Sibling’s Death Hikes Heart Attack Risk

Monday, 04 Mar 2013 12:05 PM

By Nick Tate

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Losing a sibling greatly the raises the risk of dying from a heart attack, especially if the sister or brother died from cardiovascular problems, new research shows.
 
The study, published in the Journal of the American Heart Association, found the increased heart risk is most evident years after the death of a sibling, suggesting healthcare providers should follow bereaved siblings and watch for signs of psycho-social stress that can lead to heart attack.

"Death of a family member is so stressful that the resulting coping responses could lead to a heart attack," said lead researcher Mikael Rostila, an associate professor at Stockholm University/Karolinska Institutet in Sweden. "But our results suggest that this association between the loss of a sibling and having a heart attack is more likely to occur some years after bereavement."
 
For the study, researchers tracked health information from a database of more than 1.6 million 40- to 69-year-olds in Sweden to identify associations between loss of an adult sister or brother with heart attack and death in surviving siblings up to 18 years after their losses. The results showed:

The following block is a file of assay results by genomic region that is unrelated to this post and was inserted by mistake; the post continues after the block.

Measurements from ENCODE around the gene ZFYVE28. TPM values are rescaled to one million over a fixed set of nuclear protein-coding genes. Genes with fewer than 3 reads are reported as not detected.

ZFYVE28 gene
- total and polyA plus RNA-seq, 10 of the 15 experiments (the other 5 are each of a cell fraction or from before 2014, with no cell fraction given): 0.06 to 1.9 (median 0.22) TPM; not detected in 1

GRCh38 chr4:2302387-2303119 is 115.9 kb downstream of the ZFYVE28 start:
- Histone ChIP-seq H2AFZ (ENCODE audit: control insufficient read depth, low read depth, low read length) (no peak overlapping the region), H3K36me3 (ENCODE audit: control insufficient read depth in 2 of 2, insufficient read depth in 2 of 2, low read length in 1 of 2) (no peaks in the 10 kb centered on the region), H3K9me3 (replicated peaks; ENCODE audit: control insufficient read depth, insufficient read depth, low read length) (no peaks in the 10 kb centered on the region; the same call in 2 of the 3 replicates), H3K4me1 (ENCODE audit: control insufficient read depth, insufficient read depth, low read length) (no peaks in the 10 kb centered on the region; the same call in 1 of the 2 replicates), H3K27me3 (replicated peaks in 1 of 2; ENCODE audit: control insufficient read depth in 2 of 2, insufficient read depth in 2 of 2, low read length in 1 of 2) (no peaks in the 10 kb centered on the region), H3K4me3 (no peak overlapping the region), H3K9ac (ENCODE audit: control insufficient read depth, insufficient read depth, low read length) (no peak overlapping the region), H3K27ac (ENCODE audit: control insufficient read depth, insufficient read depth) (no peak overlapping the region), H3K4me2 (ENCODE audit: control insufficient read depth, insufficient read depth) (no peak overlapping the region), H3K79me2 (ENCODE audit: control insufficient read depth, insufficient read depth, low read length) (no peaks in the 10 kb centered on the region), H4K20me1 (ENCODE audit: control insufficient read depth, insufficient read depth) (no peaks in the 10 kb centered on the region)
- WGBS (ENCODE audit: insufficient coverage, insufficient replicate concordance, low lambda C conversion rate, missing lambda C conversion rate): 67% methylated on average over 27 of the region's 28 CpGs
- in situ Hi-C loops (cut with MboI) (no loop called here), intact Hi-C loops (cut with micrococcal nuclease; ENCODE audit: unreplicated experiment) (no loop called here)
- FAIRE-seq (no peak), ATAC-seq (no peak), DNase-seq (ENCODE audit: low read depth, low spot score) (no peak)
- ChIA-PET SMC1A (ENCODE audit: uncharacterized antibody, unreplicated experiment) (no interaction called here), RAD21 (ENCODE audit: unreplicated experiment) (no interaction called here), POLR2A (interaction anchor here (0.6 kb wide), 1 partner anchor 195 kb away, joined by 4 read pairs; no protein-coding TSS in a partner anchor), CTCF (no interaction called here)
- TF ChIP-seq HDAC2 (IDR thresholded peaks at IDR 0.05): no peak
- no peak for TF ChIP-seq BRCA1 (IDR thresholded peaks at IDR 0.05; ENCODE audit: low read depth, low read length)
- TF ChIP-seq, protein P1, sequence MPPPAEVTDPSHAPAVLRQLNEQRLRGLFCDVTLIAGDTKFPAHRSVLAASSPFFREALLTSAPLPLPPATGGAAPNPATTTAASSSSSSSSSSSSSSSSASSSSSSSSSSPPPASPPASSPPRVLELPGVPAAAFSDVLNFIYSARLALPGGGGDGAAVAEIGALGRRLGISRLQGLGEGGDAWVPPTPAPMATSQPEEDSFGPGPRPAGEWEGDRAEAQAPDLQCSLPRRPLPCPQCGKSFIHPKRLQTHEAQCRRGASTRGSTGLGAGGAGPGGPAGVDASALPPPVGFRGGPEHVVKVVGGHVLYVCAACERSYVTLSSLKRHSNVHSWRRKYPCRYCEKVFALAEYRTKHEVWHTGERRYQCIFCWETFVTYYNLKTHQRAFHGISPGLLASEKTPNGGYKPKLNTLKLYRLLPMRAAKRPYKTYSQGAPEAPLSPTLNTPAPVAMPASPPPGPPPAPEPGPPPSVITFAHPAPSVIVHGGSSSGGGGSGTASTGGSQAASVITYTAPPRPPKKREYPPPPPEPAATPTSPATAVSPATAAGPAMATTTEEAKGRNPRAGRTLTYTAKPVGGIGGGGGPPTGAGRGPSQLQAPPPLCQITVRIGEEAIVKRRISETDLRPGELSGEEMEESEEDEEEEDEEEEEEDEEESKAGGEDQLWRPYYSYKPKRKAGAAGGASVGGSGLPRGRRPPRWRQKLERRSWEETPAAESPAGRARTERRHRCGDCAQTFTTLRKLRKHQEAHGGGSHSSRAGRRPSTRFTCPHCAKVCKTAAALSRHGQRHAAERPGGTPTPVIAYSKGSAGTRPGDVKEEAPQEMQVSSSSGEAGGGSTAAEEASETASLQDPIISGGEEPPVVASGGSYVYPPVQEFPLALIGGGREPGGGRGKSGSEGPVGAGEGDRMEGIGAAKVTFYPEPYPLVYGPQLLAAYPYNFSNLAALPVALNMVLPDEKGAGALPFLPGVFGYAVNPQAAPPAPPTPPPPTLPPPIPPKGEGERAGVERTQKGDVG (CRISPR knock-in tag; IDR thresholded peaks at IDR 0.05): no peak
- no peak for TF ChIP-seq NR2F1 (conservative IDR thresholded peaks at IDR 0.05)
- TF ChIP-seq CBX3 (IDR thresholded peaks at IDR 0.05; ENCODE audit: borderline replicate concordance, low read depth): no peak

• Surviving women were 25 percent and men 15 percent more likely to die from heart attack after the death of a sibling, compared to people who had not lost a sibling.
  • No notable increased risk of heart attack occurred immediately after their siblings died. But increased risk of death from heart attack lasted up to six and a half years after the death of a sibling among women and men.
  • If the sibling died of heart attack, the risk of heart attack death in the following years rose 62 percent among women and 98 percent among men.
Rostila said poor coping responses, such as unhealthy lifestyles, may be the culprit in the increased mortality risks, noting chronic mental stress can lead to health consequences years after the loss of a sibling. But the researchers also said similar genetics or shared risk factors during childhood may be contributing factors.
 
"We might be able to prevent heart attacks and other heart-related conditions by treating these siblings early on and recommending stress management," Rostila said. "However, more detailed information from medical records, shared childhood social environment and family characteristics, and data on personal and relational characteristics is required to uncover the mechanisms causing the association between sibling death and heart attack."

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